What follows will be a shortened rendering of what I expect to see tonight for the Senate races, partly from a sense of gentility for the time involved to read, bereft of numbers and such imponderables as Yule’s Q and Tau-B, but also from the stark realisation, driven home so deeply from the cold reversals of the 2012 ‘expert’ predictions (and that would include me) and from the fact that now I lurk in the forest shadows of the discipline, unable in my later and intervening years to bask in the reflected glory of actual experts like Michael Barone and Nate Silver.
Early results, which should come soon after the polls close in Georgia at 7:00 PM local, will be an indicator about how the important Senate race will be between Democrat Sam Nunn’s daughter Michelle and Republican businessman David Perdue (no relation to the chicken magnate). This has a distinct possibility of extending into early January because of Georgia’s election laws which call for a run-off in case a candidate doesn’t pull in more than 50% of the vote on election night. The latest polls put Perdue slightly ahead, but an even more important factor is that one major poll has him at 49.8% – solidifying this race early could be a major bellwether for how the rest of the evening goes. As it currently stands, Perdue would likely win a run-off but nothing is guaranteed in politics.
In Kentucky, Senate Minority Leader (and future Majority Leader if all goes right) Mitch McConnell has been pulling away from Alison Lundergan Grimes, partly due to gaining Republican votes from the previously safe Democrat bastion of eastern coal country, decimated by Obama’s energy policies (or rather lack thereof, other than to make the cost of coal “skyrocket”). This should be a fairly easy win for McConnell.
Democrat Mark Warner will probably win re-election in Virginia, but it will be interesting to see if his lead against shrinks to contestable margins – another sign of things to come.
North Carolina is still one race to watch – too close to call, but the Democrats are pouring money into the race as a Must Win, and are relying on the 30% black population of the state to pull them through, about the only time that Democrats actually pay attention to the black community. Incumbent Democrat Kay Hagan is still expected to win over Republican Thom Tillis, tarred by being Speaker of the House in a state where the legislature is held in some degree of well-deserved contempt. If it drifts the other way, this will be big news early on.
West Virginia will surely elect Republican Shelly Moore Capito, the first Republican senator in that state since 1956, replacing the seeming senator-for-life David Rockefeller, the very epitome of the rich limousine liberal Democrat. This is one more step in the steady progression of turning the Mountain State red.
New Hampshire is still too close to call and promises to be one of the most watched results. Incumbent Democrat Jeanne Shaheen has a very narrow lead that is buried in the margin of error, against former Massachusetts Republican Senator Scott Brown, who was at least born in New Hampshire. A lot has been intimated about Brown being a carpetbagger, but this is from the same party that is perfectly fine with New York carpetbaggers such as Robert Kennedy and Hillary Clinton.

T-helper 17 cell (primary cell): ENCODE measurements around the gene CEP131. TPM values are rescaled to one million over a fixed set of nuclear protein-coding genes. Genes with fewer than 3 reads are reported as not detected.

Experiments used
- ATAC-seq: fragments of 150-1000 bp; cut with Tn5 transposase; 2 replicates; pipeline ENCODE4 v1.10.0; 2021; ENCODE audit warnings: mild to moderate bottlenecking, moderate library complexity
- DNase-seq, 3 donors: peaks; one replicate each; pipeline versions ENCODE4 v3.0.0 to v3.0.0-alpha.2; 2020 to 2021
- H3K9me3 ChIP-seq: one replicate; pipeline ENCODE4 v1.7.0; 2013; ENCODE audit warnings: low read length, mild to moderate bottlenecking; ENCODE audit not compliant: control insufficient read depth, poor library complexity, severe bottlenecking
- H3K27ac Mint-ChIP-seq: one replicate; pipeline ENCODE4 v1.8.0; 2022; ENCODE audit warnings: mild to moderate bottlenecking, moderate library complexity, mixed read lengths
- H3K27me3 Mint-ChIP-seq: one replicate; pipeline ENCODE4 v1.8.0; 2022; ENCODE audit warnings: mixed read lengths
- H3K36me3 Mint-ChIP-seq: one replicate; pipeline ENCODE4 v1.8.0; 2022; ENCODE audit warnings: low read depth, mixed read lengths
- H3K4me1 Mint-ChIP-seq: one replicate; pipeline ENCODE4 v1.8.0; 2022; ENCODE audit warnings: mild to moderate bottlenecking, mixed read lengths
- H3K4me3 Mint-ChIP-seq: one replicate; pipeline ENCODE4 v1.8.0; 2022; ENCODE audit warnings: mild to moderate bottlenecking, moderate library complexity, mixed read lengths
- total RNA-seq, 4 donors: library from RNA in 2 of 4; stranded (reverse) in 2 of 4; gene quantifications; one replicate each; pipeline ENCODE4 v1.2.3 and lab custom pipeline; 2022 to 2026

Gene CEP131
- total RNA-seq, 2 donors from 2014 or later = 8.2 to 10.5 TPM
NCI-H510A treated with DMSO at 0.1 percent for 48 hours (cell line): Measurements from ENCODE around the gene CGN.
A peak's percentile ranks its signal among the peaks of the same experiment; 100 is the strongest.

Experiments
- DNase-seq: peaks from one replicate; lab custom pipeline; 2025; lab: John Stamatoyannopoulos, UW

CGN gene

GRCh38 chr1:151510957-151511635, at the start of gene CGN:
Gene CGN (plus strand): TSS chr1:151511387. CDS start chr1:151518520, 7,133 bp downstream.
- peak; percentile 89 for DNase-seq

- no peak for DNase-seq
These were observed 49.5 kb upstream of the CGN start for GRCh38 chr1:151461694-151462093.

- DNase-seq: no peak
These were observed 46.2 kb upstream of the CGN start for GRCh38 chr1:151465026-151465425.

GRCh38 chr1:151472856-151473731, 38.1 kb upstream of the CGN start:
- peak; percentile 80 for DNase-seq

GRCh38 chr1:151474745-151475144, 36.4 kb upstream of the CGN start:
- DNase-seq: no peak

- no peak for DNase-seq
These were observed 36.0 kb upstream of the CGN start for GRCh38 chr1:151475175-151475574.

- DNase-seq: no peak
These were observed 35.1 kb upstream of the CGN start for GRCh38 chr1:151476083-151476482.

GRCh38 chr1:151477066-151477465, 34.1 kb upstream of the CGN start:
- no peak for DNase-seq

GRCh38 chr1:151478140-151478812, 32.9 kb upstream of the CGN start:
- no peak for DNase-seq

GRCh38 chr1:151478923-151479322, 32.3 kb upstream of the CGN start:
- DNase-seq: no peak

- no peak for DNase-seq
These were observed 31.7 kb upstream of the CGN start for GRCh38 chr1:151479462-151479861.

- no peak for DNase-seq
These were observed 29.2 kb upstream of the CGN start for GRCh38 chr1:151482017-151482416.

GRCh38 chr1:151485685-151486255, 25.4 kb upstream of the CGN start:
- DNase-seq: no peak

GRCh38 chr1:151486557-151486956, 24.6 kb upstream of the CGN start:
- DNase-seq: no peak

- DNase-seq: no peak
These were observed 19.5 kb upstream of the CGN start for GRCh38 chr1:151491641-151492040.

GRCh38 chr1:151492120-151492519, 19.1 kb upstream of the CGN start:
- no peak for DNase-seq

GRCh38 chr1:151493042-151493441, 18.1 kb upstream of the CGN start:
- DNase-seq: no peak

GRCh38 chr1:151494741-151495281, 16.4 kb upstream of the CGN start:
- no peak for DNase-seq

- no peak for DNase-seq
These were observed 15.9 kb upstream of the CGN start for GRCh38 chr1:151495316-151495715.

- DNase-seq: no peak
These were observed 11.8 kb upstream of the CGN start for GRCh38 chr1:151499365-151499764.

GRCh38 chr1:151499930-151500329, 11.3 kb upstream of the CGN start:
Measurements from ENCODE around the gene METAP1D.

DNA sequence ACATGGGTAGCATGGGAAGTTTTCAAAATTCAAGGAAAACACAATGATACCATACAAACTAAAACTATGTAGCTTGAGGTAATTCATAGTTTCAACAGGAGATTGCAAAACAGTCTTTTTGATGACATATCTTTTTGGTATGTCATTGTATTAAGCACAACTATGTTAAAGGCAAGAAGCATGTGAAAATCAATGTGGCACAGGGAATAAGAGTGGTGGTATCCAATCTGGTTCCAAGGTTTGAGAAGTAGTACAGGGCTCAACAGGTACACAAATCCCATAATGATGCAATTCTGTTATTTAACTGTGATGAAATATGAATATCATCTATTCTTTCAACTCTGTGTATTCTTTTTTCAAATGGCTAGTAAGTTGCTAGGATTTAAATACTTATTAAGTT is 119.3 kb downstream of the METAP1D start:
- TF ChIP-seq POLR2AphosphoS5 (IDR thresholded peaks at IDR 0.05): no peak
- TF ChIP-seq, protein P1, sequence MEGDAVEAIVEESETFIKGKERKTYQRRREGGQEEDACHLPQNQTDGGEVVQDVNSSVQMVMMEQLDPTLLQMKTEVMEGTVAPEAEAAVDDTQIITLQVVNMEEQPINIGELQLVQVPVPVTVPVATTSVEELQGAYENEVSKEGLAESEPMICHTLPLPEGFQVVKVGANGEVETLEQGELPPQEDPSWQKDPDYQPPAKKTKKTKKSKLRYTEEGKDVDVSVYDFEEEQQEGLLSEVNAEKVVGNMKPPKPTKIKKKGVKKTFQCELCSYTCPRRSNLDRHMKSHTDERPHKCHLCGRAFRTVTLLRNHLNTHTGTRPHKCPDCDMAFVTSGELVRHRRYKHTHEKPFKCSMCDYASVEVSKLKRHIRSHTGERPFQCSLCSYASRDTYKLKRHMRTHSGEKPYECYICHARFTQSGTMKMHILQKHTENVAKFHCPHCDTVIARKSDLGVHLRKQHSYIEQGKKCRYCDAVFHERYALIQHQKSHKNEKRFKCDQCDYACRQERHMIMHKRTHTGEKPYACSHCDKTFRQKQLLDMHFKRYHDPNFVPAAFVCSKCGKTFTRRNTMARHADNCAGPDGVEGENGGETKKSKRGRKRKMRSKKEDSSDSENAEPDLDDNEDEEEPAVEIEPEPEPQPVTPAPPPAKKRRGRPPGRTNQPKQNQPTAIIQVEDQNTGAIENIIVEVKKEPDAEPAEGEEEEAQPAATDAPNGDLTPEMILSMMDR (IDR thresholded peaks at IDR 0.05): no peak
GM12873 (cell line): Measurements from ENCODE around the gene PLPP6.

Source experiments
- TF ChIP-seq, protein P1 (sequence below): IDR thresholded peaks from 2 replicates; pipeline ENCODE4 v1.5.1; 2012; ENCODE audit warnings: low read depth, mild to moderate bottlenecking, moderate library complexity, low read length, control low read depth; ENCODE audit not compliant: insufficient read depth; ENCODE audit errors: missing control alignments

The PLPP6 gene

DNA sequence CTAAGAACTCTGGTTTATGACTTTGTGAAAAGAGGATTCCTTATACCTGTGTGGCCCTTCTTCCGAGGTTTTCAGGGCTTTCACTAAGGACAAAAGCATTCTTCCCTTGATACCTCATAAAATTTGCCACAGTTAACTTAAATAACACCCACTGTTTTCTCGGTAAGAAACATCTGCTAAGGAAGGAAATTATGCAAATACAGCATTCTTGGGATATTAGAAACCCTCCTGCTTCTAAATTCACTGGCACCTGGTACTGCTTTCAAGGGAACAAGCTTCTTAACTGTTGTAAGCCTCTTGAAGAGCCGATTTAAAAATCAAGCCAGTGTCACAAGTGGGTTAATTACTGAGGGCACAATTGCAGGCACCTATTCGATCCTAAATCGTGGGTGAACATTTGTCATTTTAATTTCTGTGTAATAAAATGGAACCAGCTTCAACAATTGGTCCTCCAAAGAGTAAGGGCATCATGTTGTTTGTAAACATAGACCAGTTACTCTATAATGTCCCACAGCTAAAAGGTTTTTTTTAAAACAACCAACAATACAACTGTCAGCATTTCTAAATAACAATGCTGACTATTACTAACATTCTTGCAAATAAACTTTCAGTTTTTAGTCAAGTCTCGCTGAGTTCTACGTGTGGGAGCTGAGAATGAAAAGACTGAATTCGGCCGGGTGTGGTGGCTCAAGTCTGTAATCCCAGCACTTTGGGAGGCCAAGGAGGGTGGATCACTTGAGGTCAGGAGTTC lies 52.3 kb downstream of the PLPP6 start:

In Arkansas, Republican Tom Cotton has a comfortable lead over incumbent Mark Pryor, so another gain for the GOP.
Colorado will also be a pick-up for the Republicans with Cory Gardner taking the seat from Mark of the Udall dynasty. Colorado Republican voters were incensed at the heavy-handed tactics of the gun control efforts of the Democrats, and two Democrat state senators were recalled with a third being forced to resign in lieu of another recall, all so that the Democrat Governor John Hickenlooper could replace her with another Democrat and thus retain control of that body. This election is a continuation of that counter-attack, and Hickenlooper himself is in danger of losing his seat.
Kansas is still too close to call, and lackluster Republican Senator Pat Roberts could be collateral damage to the likely defeat of Republican Governor Sam Brownback. Independent Greg Orman, up until now a Democrat but taking advantage of a political maneuver, promises to caucus with the majority party, in a transparent demonstration of political prostitution. It is still too close to call, but advantage Democrat at the moment.
South Dakota will surely be picked up by Republican Mike Rounds, another gain for the GOP.
Lousiana is paired with Georgia in its run-off system, so incumbent Mary Landrieu, also a dynastic successor and who was bought in the most recent Louisiana Purchase in order to secure her vote for ObamaCare, will probably move into another election where her Republican challenger Bill Cassidy will pick up the needed majority in December. Mary, you may recall, has the tendency to describe her constituents as racists and sexists, much like the late but not lamented Representative John Murtha of Pennsylvania.
Joni Ernst will win easily in Iowa for several reasons, running against Bruce Braley, who once expressed disdain for Senator Chuck Grassley as a "corn farmer who never went to law school."
Republican Steve Daines will take Montana.
Alaska will be hard to call simply for the fact that it is Alaska, a perennial enigma for many reasons mostly to do with geography. Results will be late due in no small part for the fact that some votes have to be brought in from the North Slope area and elsewhere by snowmobile. I predict that Republican Dan Sullivan will defeat incumbent Mark Begich.
For a final tally, my estimate is that the Republicans will likely pick up seven seats in the Senate. For the sake of time, Republicans will pick up 9 to 11 seats in the House.